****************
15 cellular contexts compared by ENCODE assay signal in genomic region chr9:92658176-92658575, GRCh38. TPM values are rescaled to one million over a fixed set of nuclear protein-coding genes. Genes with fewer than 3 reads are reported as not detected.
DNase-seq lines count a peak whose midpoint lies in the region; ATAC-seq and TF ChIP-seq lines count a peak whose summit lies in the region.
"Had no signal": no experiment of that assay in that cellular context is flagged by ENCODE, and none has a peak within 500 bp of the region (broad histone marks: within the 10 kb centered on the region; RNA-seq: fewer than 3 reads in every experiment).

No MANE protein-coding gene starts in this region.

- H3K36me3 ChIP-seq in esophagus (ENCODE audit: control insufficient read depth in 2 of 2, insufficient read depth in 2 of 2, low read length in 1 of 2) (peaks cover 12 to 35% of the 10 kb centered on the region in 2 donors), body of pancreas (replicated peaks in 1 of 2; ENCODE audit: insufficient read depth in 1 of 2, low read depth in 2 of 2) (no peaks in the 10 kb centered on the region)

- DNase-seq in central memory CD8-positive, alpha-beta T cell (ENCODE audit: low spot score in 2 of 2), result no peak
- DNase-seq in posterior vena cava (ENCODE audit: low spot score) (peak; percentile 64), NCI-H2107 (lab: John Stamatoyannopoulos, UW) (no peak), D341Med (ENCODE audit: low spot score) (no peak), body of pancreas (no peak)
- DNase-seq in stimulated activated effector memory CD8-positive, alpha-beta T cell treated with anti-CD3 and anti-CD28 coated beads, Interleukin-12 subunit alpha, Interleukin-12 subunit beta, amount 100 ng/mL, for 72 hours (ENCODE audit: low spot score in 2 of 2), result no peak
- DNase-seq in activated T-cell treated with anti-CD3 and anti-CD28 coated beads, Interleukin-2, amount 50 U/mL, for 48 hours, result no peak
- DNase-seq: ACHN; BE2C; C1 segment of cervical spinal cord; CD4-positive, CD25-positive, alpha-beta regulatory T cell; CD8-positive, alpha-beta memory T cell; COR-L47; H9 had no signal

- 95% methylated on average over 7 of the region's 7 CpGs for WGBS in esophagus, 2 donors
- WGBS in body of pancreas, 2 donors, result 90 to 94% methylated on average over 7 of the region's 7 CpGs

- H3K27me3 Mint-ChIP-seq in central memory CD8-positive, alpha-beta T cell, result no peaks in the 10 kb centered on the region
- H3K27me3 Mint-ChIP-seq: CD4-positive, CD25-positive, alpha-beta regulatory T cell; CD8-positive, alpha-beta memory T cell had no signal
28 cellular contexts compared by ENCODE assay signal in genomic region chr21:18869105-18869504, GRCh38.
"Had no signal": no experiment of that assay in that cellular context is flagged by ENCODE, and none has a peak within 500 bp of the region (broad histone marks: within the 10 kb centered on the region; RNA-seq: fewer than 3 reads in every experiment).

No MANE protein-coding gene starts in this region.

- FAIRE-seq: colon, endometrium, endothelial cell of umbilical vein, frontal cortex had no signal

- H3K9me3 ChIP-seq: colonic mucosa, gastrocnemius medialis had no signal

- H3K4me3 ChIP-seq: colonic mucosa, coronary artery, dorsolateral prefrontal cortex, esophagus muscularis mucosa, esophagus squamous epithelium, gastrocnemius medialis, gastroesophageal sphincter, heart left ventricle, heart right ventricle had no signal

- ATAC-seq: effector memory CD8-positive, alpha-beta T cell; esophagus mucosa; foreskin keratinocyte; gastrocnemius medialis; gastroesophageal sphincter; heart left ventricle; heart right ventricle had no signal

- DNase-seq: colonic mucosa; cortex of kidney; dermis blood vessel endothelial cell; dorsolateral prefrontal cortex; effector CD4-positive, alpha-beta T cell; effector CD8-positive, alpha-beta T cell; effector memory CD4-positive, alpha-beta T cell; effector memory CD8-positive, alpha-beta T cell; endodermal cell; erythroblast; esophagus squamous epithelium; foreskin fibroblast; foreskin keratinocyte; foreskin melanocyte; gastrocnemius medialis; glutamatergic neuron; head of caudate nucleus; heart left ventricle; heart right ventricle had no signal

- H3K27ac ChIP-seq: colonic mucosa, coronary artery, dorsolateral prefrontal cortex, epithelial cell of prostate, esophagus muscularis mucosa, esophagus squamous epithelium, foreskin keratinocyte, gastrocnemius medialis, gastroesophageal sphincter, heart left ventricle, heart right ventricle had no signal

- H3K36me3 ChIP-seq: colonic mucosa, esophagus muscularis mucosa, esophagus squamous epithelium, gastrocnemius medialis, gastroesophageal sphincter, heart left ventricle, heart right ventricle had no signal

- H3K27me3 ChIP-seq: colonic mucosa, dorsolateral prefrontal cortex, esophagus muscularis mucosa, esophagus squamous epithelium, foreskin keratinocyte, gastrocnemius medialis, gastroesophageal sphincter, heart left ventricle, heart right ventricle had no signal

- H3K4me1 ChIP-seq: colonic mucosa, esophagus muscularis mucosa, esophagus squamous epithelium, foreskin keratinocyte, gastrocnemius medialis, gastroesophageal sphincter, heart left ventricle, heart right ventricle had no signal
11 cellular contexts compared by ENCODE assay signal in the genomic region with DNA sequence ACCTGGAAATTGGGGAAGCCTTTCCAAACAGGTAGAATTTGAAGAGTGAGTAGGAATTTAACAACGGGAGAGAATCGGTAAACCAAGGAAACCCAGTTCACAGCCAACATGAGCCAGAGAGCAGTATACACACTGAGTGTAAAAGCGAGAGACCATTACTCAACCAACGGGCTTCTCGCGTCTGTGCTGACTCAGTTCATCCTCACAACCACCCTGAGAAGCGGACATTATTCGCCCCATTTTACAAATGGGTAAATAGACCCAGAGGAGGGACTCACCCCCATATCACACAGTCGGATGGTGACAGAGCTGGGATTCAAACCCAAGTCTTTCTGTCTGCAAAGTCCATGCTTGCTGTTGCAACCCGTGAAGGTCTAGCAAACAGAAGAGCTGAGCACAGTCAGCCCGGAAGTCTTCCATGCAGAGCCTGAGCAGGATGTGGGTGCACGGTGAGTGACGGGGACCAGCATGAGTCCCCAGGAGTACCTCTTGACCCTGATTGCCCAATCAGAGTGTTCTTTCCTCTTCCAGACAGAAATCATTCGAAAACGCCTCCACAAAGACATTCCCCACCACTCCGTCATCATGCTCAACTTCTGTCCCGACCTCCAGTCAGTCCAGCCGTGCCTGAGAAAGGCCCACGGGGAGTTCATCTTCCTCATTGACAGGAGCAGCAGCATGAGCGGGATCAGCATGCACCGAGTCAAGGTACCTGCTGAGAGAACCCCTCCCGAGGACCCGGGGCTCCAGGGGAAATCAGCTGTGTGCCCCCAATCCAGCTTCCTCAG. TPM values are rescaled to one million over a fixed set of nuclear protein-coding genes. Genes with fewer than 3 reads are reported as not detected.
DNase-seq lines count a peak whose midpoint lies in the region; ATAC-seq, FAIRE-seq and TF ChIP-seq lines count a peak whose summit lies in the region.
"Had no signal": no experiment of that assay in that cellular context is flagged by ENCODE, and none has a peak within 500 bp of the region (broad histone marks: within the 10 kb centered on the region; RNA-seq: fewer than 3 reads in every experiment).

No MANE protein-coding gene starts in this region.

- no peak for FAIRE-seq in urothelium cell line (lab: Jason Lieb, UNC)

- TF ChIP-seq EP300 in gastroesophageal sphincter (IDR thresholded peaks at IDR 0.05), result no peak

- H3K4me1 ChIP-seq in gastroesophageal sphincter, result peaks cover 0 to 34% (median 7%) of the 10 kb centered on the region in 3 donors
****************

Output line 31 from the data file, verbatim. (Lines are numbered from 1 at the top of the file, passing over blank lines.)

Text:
- no peak for FAIRE-seq in urothelium cell line (lab: Jason Lieb, UNC)